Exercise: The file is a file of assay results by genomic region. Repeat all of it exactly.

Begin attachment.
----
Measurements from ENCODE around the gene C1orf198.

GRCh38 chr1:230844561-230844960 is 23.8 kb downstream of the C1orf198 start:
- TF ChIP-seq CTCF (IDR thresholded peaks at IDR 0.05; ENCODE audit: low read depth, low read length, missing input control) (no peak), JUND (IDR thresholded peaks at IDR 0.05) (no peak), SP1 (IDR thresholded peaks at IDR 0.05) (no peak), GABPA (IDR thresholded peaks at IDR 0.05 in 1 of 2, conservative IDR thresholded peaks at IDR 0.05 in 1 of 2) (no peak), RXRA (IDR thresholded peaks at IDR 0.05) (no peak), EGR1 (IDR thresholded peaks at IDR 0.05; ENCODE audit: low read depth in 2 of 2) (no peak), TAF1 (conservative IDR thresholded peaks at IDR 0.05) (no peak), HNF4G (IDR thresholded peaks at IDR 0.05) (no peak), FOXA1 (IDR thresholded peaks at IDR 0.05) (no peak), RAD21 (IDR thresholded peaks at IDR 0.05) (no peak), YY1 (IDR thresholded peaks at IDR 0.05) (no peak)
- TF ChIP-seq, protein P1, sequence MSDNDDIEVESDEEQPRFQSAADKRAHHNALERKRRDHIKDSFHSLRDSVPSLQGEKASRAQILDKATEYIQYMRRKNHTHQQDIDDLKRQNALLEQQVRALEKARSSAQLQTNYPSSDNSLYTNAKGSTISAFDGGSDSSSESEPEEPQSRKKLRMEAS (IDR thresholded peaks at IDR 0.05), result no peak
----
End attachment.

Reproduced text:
Measurements from ENCODE around the gene C1orf198.

GRCh38 chr1:230844561-230844960 is 23.8 kb downstream of the C1orf198 start:
- TF ChIP-seq CTCF (IDR thresholded peaks at IDR 0.05; ENCODE audit: low read depth, low read length, missing input control) (no peak), JUND (IDR thresholded peaks at IDR 0.05) (no peak), SP1 (IDR thresholded peaks at IDR 0.05) (no peak), GABPA (IDR thresholded peaks at IDR 0.05 in 1 of 2, conservative IDR thresholded peaks at IDR 0.05 in 1 of 2) (no peak), RXRA (IDR thresholded peaks at IDR 0.05) (no peak), EGR1 (IDR thresholded peaks at IDR 0.05; ENCODE audit: low read depth in 2 of 2) (no peak), TAF1 (conservative IDR thresholded peaks at IDR 0.05) (no peak), HNF4G (IDR thresholded peaks at IDR 0.05) (no peak), FOXA1 (IDR thresholded peaks at IDR 0.05) (no peak), RAD21 (IDR thresholded peaks at IDR 0.05) (no peak), YY1 (IDR thresholded peaks at IDR 0.05) (no peak)
- TF ChIP-seq, protein P1, sequence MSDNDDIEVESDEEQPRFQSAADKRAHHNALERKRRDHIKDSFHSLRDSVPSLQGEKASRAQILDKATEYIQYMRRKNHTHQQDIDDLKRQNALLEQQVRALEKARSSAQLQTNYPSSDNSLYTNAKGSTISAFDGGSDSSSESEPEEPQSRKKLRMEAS (IDR thresholded peaks at IDR 0.05), result no peak